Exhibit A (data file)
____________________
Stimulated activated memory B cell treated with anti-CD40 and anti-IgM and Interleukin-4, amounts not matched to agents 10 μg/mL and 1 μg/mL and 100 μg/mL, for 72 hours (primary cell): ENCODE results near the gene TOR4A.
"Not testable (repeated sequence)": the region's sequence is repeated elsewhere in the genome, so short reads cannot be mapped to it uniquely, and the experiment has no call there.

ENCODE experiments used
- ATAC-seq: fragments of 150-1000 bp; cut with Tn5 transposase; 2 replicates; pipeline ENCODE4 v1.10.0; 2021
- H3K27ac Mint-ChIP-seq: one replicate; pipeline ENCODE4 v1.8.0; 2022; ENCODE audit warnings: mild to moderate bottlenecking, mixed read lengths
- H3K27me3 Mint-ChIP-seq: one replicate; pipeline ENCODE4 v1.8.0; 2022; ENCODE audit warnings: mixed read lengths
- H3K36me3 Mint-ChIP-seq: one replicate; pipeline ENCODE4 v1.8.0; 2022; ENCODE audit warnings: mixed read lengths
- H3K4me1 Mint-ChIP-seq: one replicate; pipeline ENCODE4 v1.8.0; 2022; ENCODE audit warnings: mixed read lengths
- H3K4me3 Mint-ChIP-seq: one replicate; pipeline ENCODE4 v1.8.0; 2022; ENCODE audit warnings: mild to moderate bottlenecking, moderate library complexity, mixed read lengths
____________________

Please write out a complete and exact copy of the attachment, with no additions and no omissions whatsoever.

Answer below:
Stimulated activated memory B cell treated with anti-CD40 and anti-IgM and Interleukin-4, amounts not matched to agents 10 μg/mL and 1 μg/mL and 100 μg/mL, for 72 hours (primary cell): ENCODE results near the gene TOR4A.
"Not testable (repeated sequence)": the region's sequence is repeated elsewhere in the genome, so short reads cannot be mapped to it uniquely, and the experiment has no call there.

ENCODE experiments used
- ATAC-seq: fragments of 150-1000 bp; cut with Tn5 transposase; 2 replicates; pipeline ENCODE4 v1.10.0; 2021
- H3K27ac Mint-ChIP-seq: one replicate; pipeline ENCODE4 v1.8.0; 2022; ENCODE audit warnings: mild to moderate bottlenecking, mixed read lengths
- H3K27me3 Mint-ChIP-seq: one replicate; pipeline ENCODE4 v1.8.0; 2022; ENCODE audit warnings: mixed read lengths
- H3K36me3 Mint-ChIP-seq: one replicate; pipeline ENCODE4 v1.8.0; 2022; ENCODE audit warnings: mixed read lengths
- H3K4me1 Mint-ChIP-seq: one replicate; pipeline ENCODE4 v1.8.0; 2022; ENCODE audit warnings: mixed read lengths
- H3K4me3 Mint-ChIP-seq: one replicate; pipeline ENCODE4 v1.8.0; 2022; ENCODE audit warnings: mild to moderate bottlenecking, moderate library complexity, mixed read lengths